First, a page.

Old Testament ‘Vengeance’…
In my earlier post, I discussed ways that Jesus’ teachings on loving enemies were rooted in the Old Testament. I suggested that Jesus is not subverting the Old Testament in the Sermon on the Mount, but instead, that he relies on it. But what about Jesus’ command not to take an ‘eye for an eye’? Isn’t Jesus trashing Old Testament style vengeance?
You have heard that it was said, ‘An eye for an eye and a tooth for a tooth.’ But I say to you, do not resist an evildoer. But if anyone strikes you on the right cheek, turn the other also. (Matt 5:38)
This is certainly an Old Testament idea. Jesus goes on to list other forms of public ‘shaming’ that someone in Palestinian society might experience, particularly from the Romans. Striking on the check was a form of public shame that Jesus asks his followers to embrace as a sign of his upside-down kingdom. This seems to go against the law of lex talionis, and Old Testament and ancient Near Eastern legal concept which allowed like-for-like justice.
Here it is from the book of Exodus:
If any harm follows, then you shall give life for life, eye for eye, tooth for tooth, hand for hand, foot for foot, burn for burn, wound for wound, stripe for stripe. (Exod 21:23-25)
You take my eye, I’ll take yours. This sounds like revenge!
Lex talionis established a maximum penalty. The law meant that you were not permitted to take an eye for a scrape or 2 legs for a finger. Instead, lex talionis set an upper limit to the compensation allowed.
The basic point of the talion law is that a punishment should fit the crime (a principle to which my 5 yr. old son is quick to appeal when he senses unfairness). This paved the way for a system of legal compensations, rather than literal application. In fact, the very next verses in Exodus make this precise point. The slave whose eye was injured or tooth knocked out was to be freed by his master. Nothing states that the master’s eye was to be injured or tooth knocked out.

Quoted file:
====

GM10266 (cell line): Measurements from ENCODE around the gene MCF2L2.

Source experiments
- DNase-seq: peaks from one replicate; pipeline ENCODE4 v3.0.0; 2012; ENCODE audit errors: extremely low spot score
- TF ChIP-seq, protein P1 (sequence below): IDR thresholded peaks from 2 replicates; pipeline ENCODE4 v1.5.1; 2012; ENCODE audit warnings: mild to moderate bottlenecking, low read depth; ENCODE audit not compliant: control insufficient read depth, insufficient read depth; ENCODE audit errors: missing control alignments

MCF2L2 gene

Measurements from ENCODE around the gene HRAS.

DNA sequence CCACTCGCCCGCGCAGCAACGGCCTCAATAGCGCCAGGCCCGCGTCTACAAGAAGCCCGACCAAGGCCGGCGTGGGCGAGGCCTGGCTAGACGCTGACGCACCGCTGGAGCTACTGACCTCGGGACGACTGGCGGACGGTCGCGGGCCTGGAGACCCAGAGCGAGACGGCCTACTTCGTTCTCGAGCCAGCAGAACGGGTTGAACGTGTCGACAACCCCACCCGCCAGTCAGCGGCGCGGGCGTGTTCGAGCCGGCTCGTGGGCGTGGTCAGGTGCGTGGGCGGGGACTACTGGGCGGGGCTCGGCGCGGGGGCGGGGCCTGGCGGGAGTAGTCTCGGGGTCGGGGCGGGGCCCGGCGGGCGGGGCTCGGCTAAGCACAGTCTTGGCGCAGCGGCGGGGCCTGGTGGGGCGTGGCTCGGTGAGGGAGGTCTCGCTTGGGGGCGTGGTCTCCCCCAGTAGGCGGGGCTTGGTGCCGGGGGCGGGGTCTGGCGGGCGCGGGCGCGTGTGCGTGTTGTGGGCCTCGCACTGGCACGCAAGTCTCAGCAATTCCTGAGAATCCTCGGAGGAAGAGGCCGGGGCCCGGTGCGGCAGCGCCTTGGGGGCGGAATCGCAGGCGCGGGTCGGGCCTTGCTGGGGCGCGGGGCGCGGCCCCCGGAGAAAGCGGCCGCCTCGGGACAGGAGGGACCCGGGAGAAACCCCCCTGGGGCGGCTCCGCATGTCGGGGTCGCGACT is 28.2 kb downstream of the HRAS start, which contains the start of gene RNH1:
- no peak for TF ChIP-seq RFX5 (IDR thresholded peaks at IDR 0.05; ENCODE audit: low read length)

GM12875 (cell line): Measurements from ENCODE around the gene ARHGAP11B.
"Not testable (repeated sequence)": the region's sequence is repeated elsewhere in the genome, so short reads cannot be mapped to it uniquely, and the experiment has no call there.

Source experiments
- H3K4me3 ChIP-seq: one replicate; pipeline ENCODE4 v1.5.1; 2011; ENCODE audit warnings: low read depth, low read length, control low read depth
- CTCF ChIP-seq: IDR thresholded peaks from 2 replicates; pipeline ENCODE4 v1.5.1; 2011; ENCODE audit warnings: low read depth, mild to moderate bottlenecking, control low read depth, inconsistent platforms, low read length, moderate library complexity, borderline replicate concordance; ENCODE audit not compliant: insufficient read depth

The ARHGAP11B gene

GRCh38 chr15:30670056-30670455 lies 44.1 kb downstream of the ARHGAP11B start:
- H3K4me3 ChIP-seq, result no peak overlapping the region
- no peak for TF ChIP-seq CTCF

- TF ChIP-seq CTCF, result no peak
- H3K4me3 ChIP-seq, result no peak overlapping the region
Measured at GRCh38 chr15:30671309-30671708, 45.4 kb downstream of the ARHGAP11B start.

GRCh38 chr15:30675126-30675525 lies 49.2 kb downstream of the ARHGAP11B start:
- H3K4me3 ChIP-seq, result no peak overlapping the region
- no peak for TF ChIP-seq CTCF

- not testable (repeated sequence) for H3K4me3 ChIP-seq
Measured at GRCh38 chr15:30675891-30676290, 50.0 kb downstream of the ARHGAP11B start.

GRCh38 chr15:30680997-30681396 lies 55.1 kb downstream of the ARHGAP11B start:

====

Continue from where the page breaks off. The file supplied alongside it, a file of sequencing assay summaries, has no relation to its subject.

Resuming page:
In addition, the lex talionis law provided a revolutionary system in which rich and poor were treated equally before the law. The poor person’s eye was no less valued than the rich, a point that was not immediately obvious in the ancient world. In short, the principle of lex talionis corresponds generally with what the Old Testament elsewhere terms justice—no favoritism and fair consequences.
So lex talionis was not—as it is often erroneously called—a ‘revenge law.’ On this score Jesus is in full agreement with the Old Testament law. Taking personal vengeance was strictly forbidden in the law. In fact, it was stated that no one could ‘take vengeance’ or even ‘bear a grudge’ against their people, but were to love their neighbor as themselves (Lev 19:18). ‘Eye for an eye’ laws pertained to the principle of proportionality in justice, and were explicitly and legally distinguished from acts of personal vengeance. They were meant to take matters of personal revenge out of individual hands so that they could be dealt with fairhandedly in the courts—ideally by dispassionate judges who ruled with equity. And absent adequate legal protection, personal revenge was relinquished into the hands of the God of justice (e.g., Ps 9:12).